While serving as a missionary in Ghana, Kenneth R. Frei (BS ’12) met and was impressed with Ezekiel “Ziggy” Ansah’s (’13) 100-watt smile, easygoing personality—and 39-inch vertical leap.
“He’s been a physical freak since as long as I’ve known him,” Frei says.
Yet nobody could have predicted the improbable trajectory of Ansah’s athletic career.
Ansah came to BYU having never seen a football game—or a football. Now, after a couple of years of relative anonymity on the BYU football team, the 6-foot-6, 270-pound Ansah has transformed into a dominant force on the Cougars’ defensive line—a force that has NFL scouts and draft experts salivating. He’s projected to be a first-round selection in the April 2013 draft.
The unlikely journey from raw athlete to football star began modestly, when Ansah and Frei would play basketball together on P-days in Ghana. They became close friends, and Ansah, who was also a talented soccer player, told Frei he wanted to play in the NBA someday. Ansah joined The Church of Jesus Christ of Latter-day Saints, and Frei, who baptized him, encouraged Ansah to apply to BYU.
The two ended up as roommates for a couple of semesters, and Ansah decided to pursue his hoop dreams by trying out unsuccessfully—twice—for the Cougar basketball team. For a time, he ran track for BYU.
“He was so big, he hit the guy to his right and bumped him off his lane,” says track coach Leonard Myles-Mills (BS ’99), who walked Ansah to the football office. “I dropped him off like a child being left at a day care.”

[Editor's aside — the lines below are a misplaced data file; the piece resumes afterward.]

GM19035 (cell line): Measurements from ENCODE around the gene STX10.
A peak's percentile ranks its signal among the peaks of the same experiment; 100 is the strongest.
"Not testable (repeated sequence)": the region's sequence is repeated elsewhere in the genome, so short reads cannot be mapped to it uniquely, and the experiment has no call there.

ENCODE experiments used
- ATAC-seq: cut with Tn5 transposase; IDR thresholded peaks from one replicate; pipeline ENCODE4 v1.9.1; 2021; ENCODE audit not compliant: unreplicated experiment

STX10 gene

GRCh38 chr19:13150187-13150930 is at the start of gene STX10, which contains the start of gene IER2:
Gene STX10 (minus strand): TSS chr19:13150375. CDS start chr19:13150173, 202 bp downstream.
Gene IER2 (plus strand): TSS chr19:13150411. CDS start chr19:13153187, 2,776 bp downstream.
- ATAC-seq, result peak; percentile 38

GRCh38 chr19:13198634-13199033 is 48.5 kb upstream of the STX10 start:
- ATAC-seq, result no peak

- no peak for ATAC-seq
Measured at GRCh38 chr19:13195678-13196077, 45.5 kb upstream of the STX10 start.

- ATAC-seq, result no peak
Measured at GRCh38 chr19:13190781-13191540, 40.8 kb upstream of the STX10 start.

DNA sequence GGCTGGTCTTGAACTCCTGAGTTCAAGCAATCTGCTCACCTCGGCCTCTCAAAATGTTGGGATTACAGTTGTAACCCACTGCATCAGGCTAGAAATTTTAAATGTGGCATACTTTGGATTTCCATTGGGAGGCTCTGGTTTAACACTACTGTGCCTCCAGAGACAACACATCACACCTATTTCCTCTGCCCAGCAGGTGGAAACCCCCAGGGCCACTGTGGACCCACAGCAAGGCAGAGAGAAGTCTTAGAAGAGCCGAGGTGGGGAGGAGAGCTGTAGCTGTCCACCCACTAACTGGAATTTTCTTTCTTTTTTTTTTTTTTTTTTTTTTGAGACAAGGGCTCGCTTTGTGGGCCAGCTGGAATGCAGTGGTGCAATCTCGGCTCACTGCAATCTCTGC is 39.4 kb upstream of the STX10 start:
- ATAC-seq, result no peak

As a walk-on Ansah endured many long, discouraging days. His teammates had to teach him how to don his football gear.
“The first time I put on the helmet, somebody smacked me right away,” Ansah recalls. “I was like, ‘Oh, man, this is going to be miserable.’”
But this classic diamond in the rough progressed at warp speed. While his big teddy bear persona belies the aggressive nature the sport demands, once he found a way to unleash that aggression, everything clicked: Ansah started leveling quarterbacks with ferocious hits.
“Ziggy’s picked up a knowledge of the game faster than anyone I’ve been around,” says BYU linebackers coach Kelly S. Poppinga (BS ’07, MS ’11).
Ansah has since been featured in Sports Illustrated and received an invitation to the prestigious Senior Bowl, a showcase for the nation’s top seniors.
Says coach Bronco Mendenhall, who was initially skeptical that Ansah would ever step onto the field for the Cougars, “It’s a remarkable story. You could make a movie about it.”
Dozens of NFL scouts and agents have flocked to Provo to see Ansah, who is eyeing a shot at the NFL. “If I said I don’t think about it, then I’m lying,” he says.
If he were able to stick on an NFL roster, Ansah would be in position to financially assist his relatives back in Ghana, who have never watched him play football.
While football is important to Ansah, so is his education—he’s majoring in actuarial science with a minor in math. The humble, soft-spoken Ansah has been reticent to break his academic focus for the limelight, more often than not shying from the media and the agents, relying on the coaching staff to keep him insulated.
Still, he makes time for some important people. On Senior Night, says Frei, Ansah invited a 7-year-old fan to meet him before the game.
“Ziggy made her feel like a million bucks. He signed her shirt and gave her a big hug and posed for pictures,” Frei says. “He hasn’t let everything go to his head. I’m proud of him for that, for his willingness to give back.”